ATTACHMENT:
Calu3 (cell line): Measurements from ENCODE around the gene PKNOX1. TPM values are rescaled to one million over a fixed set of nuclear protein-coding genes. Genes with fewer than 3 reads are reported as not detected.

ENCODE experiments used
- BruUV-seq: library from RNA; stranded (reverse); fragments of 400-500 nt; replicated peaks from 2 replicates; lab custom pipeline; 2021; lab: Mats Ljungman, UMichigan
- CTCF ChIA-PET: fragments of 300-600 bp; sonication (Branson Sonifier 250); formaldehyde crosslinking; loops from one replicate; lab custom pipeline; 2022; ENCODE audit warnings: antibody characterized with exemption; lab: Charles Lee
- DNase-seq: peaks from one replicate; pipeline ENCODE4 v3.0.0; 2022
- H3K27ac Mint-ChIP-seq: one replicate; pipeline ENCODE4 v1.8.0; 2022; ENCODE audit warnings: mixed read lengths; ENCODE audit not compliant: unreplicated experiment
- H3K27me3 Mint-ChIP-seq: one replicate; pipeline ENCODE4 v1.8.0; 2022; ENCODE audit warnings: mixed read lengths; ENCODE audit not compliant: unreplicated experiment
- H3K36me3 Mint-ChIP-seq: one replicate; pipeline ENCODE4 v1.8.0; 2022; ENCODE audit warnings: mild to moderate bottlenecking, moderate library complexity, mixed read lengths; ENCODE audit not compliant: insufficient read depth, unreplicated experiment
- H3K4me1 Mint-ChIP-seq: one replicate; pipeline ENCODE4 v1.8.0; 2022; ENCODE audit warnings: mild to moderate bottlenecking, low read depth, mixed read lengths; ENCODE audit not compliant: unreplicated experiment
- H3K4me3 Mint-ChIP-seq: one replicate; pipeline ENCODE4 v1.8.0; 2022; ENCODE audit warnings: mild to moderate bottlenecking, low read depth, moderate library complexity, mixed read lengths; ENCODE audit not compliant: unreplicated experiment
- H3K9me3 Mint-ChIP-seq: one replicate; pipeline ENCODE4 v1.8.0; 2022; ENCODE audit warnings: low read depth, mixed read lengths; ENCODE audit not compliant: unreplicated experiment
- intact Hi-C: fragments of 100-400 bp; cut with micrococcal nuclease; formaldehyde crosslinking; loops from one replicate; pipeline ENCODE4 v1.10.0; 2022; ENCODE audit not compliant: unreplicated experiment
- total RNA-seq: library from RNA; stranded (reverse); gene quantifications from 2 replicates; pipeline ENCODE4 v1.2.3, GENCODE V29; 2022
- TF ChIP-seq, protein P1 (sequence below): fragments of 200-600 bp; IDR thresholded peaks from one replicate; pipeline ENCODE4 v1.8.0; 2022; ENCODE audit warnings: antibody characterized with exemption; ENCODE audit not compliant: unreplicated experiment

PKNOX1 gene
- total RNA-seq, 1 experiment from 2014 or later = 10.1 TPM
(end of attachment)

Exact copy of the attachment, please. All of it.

Calu3 (cell line): Measurements from ENCODE around the gene PKNOX1. TPM values are rescaled to one million over a fixed set of nuclear protein-coding genes. Genes with fewer than 3 reads are reported as not detected.

ENCODE experiments used
- BruUV-seq: library from RNA; stranded (reverse); fragments of 400-500 nt; replicated peaks from 2 replicates; lab custom pipeline; 2021; lab: Mats Ljungman, UMichigan
- CTCF ChIA-PET: fragments of 300-600 bp; sonication (Branson Sonifier 250); formaldehyde crosslinking; loops from one replicate; lab custom pipeline; 2022; ENCODE audit warnings: antibody characterized with exemption; lab: Charles Lee
- DNase-seq: peaks from one replicate; pipeline ENCODE4 v3.0.0; 2022
- H3K27ac Mint-ChIP-seq: one replicate; pipeline ENCODE4 v1.8.0; 2022; ENCODE audit warnings: mixed read lengths; ENCODE audit not compliant: unreplicated experiment
- H3K27me3 Mint-ChIP-seq: one replicate; pipeline ENCODE4 v1.8.0; 2022; ENCODE audit warnings: mixed read lengths; ENCODE audit not compliant: unreplicated experiment
- H3K36me3 Mint-ChIP-seq: one replicate; pipeline ENCODE4 v1.8.0; 2022; ENCODE audit warnings: mild to moderate bottlenecking, moderate library complexity, mixed read lengths; ENCODE audit not compliant: insufficient read depth, unreplicated experiment
- H3K4me1 Mint-ChIP-seq: one replicate; pipeline ENCODE4 v1.8.0; 2022; ENCODE audit warnings: mild to moderate bottlenecking, low read depth, mixed read lengths; ENCODE audit not compliant: unreplicated experiment
- H3K4me3 Mint-ChIP-seq: one replicate; pipeline ENCODE4 v1.8.0; 2022; ENCODE audit warnings: mild to moderate bottlenecking, low read depth, moderate library complexity, mixed read lengths; ENCODE audit not compliant: unreplicated experiment
- H3K9me3 Mint-ChIP-seq: one replicate; pipeline ENCODE4 v1.8.0; 2022; ENCODE audit warnings: low read depth, mixed read lengths; ENCODE audit not compliant: unreplicated experiment
- intact Hi-C: fragments of 100-400 bp; cut with micrococcal nuclease; formaldehyde crosslinking; loops from one replicate; pipeline ENCODE4 v1.10.0; 2022; ENCODE audit not compliant: unreplicated experiment
- total RNA-seq: library from RNA; stranded (reverse); gene quantifications from 2 replicates; pipeline ENCODE4 v1.2.3, GENCODE V29; 2022
- TF ChIP-seq, protein P1 (sequence below): fragments of 200-600 bp; IDR thresholded peaks from one replicate; pipeline ENCODE4 v1.8.0; 2022; ENCODE audit warnings: antibody characterized with exemption; ENCODE audit not compliant: unreplicated experiment

PKNOX1 gene
- total RNA-seq, 1 experiment from 2014 or later = 10.1 TPM